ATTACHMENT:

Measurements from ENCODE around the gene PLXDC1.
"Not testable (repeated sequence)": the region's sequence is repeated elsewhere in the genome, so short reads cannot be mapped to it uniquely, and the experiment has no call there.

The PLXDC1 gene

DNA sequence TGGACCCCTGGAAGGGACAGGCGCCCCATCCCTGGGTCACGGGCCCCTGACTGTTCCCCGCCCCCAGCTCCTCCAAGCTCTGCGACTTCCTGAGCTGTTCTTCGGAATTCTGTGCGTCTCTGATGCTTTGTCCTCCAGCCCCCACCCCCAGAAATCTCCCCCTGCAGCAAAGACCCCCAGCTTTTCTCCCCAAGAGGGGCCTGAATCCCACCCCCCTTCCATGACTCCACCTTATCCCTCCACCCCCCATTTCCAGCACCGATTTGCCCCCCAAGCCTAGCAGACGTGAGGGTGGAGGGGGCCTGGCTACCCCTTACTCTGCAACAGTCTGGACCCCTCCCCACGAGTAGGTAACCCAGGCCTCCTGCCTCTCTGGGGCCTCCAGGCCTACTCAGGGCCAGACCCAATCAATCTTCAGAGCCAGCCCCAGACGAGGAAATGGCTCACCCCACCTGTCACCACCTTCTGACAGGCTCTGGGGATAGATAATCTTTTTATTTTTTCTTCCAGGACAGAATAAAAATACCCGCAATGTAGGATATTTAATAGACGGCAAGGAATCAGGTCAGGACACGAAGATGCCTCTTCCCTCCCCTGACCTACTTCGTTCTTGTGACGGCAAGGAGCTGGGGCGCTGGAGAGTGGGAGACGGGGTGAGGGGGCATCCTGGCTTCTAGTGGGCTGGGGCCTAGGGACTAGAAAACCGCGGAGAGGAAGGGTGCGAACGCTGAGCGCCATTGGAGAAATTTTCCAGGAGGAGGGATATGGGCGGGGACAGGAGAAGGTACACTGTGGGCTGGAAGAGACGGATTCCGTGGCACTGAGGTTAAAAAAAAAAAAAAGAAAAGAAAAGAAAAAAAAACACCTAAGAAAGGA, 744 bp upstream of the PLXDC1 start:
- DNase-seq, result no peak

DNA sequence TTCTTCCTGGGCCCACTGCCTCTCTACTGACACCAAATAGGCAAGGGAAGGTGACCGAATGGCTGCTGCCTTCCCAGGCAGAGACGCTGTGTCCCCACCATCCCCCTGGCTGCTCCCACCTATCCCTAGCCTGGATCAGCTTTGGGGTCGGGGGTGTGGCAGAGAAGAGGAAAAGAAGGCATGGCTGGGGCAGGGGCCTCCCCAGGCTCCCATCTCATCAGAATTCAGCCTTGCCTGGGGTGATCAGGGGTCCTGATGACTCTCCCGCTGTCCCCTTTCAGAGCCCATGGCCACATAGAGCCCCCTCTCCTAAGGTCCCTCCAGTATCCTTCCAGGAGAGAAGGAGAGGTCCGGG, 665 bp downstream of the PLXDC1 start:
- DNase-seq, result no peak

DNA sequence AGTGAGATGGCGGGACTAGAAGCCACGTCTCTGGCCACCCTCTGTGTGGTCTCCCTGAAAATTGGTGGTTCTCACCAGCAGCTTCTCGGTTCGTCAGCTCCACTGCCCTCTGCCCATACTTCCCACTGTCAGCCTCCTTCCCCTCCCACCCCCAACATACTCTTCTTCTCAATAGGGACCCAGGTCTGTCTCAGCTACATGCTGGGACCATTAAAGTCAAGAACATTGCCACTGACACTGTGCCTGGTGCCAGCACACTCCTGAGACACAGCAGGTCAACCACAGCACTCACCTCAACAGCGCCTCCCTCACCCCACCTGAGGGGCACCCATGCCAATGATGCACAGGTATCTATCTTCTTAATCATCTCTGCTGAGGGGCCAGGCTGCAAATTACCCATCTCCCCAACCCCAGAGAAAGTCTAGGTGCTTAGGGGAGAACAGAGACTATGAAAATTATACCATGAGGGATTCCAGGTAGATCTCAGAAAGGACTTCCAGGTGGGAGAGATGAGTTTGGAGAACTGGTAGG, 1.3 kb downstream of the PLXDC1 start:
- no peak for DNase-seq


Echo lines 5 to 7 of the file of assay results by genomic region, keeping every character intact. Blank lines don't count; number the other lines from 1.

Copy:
- DNase-seq, result no peak

DNA sequence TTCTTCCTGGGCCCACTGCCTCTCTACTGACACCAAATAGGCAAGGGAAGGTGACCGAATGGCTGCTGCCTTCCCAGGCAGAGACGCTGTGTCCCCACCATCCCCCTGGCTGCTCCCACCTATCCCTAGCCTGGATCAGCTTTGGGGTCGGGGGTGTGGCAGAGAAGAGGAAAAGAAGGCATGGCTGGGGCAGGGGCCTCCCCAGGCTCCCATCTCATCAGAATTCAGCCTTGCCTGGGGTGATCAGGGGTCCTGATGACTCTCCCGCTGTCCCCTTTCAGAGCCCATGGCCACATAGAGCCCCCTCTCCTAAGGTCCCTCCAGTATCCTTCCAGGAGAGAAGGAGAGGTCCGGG, 665 bp downstream of the PLXDC1 start:
- DNase-seq, result no peak